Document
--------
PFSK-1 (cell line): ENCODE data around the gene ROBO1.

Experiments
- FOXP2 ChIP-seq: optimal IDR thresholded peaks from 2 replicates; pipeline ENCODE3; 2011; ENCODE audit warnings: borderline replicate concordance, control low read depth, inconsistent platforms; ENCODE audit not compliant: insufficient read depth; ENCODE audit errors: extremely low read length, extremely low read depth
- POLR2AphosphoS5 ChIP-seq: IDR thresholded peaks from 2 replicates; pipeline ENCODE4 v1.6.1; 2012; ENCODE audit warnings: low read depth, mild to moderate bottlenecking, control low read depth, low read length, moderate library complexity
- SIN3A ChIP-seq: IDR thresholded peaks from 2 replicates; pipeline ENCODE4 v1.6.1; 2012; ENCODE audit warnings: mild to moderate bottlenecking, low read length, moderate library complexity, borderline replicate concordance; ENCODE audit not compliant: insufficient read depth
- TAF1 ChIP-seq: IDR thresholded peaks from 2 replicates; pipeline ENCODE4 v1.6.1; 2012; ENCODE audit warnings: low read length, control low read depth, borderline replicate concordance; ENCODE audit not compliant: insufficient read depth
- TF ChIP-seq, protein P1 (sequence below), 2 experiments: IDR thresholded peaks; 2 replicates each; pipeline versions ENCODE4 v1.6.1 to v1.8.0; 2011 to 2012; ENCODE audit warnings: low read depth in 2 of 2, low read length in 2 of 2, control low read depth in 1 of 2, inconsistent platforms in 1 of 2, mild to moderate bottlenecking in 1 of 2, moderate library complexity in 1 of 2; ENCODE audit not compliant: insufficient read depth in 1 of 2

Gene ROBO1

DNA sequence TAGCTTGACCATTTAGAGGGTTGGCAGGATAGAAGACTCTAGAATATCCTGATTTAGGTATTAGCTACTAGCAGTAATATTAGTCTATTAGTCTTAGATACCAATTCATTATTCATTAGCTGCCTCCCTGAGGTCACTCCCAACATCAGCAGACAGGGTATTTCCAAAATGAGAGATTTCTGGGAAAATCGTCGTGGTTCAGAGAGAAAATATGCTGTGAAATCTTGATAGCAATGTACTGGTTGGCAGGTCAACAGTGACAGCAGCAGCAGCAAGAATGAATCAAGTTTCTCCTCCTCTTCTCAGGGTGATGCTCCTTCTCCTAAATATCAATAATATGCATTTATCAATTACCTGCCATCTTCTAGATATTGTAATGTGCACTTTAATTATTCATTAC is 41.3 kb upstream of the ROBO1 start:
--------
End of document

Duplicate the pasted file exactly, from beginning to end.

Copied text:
PFSK-1 (cell line): ENCODE data around the gene ROBO1.

Experiments
- FOXP2 ChIP-seq: optimal IDR thresholded peaks from 2 replicates; pipeline ENCODE3; 2011; ENCODE audit warnings: borderline replicate concordance, control low read depth, inconsistent platforms; ENCODE audit not compliant: insufficient read depth; ENCODE audit errors: extremely low read length, extremely low read depth
- POLR2AphosphoS5 ChIP-seq: IDR thresholded peaks from 2 replicates; pipeline ENCODE4 v1.6.1; 2012; ENCODE audit warnings: low read depth, mild to moderate bottlenecking, control low read depth, low read length, moderate library complexity
- SIN3A ChIP-seq: IDR thresholded peaks from 2 replicates; pipeline ENCODE4 v1.6.1; 2012; ENCODE audit warnings: mild to moderate bottlenecking, low read length, moderate library complexity, borderline replicate concordance; ENCODE audit not compliant: insufficient read depth
- TAF1 ChIP-seq: IDR thresholded peaks from 2 replicates; pipeline ENCODE4 v1.6.1; 2012; ENCODE audit warnings: low read length, control low read depth, borderline replicate concordance; ENCODE audit not compliant: insufficient read depth
- TF ChIP-seq, protein P1 (sequence below), 2 experiments: IDR thresholded peaks; 2 replicates each; pipeline versions ENCODE4 v1.6.1 to v1.8.0; 2011 to 2012; ENCODE audit warnings: low read depth in 2 of 2, low read length in 2 of 2, control low read depth in 1 of 2, inconsistent platforms in 1 of 2, mild to moderate bottlenecking in 1 of 2, moderate library complexity in 1 of 2; ENCODE audit not compliant: insufficient read depth in 1 of 2

Gene ROBO1

DNA sequence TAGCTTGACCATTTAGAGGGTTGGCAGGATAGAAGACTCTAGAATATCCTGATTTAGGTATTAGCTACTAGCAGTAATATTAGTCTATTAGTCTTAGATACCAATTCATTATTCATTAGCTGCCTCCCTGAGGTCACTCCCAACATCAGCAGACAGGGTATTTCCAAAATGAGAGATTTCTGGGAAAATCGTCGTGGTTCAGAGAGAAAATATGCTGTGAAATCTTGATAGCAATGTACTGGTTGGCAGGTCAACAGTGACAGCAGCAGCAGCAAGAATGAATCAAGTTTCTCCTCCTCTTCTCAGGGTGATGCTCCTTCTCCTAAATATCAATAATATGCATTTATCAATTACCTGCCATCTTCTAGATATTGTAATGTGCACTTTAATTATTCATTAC is 41.3 kb upstream of the ROBO1 start: